This conference will explore the relationship between conflict and print in the early modern world. Within the spectrum of contemporary media, what role did print play in promoting or challenging controversial ideas? What tactics or subterfuges did authors or printers employ? How, and with what success, did the civic and ecclesiastical authorities attempt to control or limit areas of debate?
This conference will also mark the launch of the next phase of the USTC, with an extension of its coverage to 1650. This brings into purview a dynamic age of printing which is far less studied bibliographically than that of previous generations.This was an era that witnessed the Thirty Years War - a hugely disruptive conflict in one of the principal zones of European printing. Tumultuous conflict also enveloped France and England, while the Low Countries, in contrast, witnessed the emergence of a new great power and book emporium in the seventeenth-century Dutch Republic. This was also the era that witnessed the birth of the newspapers and the substitution of the woodcut for engraving as the dominant form of book illustration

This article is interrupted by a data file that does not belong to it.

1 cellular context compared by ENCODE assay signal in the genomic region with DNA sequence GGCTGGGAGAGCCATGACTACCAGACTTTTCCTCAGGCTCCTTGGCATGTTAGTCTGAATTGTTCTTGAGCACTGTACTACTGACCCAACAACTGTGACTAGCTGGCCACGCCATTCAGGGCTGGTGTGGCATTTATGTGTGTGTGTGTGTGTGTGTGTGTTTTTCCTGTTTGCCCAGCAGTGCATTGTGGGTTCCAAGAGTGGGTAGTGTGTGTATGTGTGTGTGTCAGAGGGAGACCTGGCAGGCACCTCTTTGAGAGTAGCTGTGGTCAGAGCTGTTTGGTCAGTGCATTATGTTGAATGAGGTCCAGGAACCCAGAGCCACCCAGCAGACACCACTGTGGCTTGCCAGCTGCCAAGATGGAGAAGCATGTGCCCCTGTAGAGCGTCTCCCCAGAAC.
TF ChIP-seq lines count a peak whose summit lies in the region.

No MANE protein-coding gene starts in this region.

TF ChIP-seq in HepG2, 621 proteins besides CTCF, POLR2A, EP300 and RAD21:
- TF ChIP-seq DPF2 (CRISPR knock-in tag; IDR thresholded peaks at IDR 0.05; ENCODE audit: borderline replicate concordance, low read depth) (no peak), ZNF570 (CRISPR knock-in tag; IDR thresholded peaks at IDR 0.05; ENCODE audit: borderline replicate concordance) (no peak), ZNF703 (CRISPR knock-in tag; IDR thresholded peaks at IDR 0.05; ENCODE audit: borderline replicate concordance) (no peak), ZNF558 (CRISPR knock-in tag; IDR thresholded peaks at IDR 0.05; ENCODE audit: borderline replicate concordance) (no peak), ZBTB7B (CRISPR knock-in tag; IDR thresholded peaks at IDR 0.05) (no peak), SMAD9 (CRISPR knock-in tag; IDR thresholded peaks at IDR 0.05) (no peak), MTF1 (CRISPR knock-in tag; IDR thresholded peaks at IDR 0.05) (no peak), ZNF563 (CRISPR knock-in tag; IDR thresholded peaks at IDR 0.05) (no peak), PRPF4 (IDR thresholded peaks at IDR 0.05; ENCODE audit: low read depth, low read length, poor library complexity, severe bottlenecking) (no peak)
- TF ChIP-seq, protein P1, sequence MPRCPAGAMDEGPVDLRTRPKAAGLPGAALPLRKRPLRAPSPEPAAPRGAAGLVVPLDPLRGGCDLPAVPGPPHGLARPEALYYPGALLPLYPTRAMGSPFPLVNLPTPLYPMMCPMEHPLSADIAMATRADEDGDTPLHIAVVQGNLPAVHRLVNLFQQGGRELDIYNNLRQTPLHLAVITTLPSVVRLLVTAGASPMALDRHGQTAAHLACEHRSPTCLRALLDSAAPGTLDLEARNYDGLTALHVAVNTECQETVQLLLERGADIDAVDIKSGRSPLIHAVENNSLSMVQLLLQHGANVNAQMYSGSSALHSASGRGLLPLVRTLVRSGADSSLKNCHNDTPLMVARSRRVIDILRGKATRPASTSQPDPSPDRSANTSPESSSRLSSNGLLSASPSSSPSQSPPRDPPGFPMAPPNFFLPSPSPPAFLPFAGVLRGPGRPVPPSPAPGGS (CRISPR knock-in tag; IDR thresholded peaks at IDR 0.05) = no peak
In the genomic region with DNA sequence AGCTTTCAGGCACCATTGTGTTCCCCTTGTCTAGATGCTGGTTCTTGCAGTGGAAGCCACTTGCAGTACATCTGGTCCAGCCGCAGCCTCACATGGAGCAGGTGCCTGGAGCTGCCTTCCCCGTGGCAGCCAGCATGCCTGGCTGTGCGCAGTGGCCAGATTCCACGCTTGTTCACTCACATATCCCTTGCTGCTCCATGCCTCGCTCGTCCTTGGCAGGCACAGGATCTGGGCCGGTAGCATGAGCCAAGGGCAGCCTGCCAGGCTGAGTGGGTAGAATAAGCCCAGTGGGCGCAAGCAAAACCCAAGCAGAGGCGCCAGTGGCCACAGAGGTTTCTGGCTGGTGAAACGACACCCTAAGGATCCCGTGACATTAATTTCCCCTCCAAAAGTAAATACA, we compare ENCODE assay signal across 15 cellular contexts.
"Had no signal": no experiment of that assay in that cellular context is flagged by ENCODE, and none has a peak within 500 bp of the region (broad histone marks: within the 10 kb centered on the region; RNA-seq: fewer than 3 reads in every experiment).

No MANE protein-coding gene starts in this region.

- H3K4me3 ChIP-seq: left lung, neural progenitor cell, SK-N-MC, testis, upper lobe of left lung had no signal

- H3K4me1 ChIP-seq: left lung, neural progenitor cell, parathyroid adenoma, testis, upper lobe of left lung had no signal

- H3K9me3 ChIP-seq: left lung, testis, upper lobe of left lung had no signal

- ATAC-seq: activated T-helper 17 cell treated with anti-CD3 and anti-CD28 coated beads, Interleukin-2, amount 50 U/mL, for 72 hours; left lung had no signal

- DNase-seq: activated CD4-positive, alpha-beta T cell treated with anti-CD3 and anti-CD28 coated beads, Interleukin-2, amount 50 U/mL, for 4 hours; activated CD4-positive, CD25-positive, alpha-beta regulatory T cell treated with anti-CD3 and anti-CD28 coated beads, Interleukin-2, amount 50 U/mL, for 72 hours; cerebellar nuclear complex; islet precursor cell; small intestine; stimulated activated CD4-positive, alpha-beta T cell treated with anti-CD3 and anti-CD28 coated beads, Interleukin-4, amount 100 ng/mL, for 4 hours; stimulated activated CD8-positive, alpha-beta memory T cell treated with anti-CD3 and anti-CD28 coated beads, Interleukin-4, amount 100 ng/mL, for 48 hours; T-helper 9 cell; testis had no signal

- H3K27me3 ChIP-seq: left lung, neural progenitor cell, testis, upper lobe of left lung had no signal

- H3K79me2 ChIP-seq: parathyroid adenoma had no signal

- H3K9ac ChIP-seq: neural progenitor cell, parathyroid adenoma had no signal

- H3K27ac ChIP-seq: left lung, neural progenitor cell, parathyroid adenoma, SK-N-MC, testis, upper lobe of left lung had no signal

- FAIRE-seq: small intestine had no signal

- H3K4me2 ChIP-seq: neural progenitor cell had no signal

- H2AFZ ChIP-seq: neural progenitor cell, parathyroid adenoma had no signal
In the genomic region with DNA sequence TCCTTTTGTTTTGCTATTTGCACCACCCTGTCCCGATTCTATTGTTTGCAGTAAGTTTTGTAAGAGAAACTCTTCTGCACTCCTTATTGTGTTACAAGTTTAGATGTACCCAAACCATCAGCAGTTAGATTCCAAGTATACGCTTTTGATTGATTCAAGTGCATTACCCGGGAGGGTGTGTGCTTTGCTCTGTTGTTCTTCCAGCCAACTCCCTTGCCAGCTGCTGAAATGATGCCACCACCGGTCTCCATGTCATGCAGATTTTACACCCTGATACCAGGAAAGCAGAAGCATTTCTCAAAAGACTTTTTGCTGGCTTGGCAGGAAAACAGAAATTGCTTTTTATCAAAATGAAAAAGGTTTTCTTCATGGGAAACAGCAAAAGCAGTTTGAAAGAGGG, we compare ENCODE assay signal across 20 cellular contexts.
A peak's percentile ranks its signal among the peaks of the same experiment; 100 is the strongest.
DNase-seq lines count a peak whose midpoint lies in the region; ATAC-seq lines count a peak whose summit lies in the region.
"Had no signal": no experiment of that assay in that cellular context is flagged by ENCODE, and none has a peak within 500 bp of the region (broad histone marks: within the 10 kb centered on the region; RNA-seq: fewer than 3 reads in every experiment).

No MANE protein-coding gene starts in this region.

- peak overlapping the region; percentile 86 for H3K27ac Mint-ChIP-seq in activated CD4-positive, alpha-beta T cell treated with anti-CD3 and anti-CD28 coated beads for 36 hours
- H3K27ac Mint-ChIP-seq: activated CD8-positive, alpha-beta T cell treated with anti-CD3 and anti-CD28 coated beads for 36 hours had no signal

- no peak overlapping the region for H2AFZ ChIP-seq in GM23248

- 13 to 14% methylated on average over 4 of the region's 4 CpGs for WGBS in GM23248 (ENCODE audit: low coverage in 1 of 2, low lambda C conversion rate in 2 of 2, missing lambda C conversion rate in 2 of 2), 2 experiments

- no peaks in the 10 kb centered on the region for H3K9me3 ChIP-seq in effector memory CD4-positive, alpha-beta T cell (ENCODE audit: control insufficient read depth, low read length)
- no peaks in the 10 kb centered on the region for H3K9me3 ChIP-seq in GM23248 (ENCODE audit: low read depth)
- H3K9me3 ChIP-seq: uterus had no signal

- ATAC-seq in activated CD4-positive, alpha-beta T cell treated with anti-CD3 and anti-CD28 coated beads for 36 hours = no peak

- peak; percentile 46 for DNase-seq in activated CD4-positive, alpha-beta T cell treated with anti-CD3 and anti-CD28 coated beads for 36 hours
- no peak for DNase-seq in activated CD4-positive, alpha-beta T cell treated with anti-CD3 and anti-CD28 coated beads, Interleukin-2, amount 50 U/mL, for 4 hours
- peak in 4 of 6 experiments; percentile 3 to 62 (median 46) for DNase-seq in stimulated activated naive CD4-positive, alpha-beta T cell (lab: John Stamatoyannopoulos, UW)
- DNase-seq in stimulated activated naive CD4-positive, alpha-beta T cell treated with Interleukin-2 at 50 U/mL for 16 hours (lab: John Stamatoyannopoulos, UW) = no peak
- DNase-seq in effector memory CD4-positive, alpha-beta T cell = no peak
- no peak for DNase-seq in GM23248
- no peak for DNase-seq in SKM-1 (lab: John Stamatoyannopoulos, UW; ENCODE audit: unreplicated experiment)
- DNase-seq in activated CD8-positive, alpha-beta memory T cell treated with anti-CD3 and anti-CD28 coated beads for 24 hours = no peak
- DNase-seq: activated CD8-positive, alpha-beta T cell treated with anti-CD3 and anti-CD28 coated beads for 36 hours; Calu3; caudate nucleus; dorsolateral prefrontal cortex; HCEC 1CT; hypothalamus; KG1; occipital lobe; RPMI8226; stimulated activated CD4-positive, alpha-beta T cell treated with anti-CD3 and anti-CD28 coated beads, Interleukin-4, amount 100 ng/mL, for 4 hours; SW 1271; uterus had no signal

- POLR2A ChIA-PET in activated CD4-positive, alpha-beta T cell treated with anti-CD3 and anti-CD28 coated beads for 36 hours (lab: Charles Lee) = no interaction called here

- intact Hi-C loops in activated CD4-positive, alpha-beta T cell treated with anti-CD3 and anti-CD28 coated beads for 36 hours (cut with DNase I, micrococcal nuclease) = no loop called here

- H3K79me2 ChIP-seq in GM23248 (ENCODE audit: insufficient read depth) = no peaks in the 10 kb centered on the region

Co-organised by Graeme Kemp and Sandy Wilkinson, the conference will take place between 16 and 18 June 2016.
Conference Registration is now open and can be accessed here.
The papers given at this conference will form the basis of a volume in the Library of the Written Word.
A conference flyer can be downloaded here.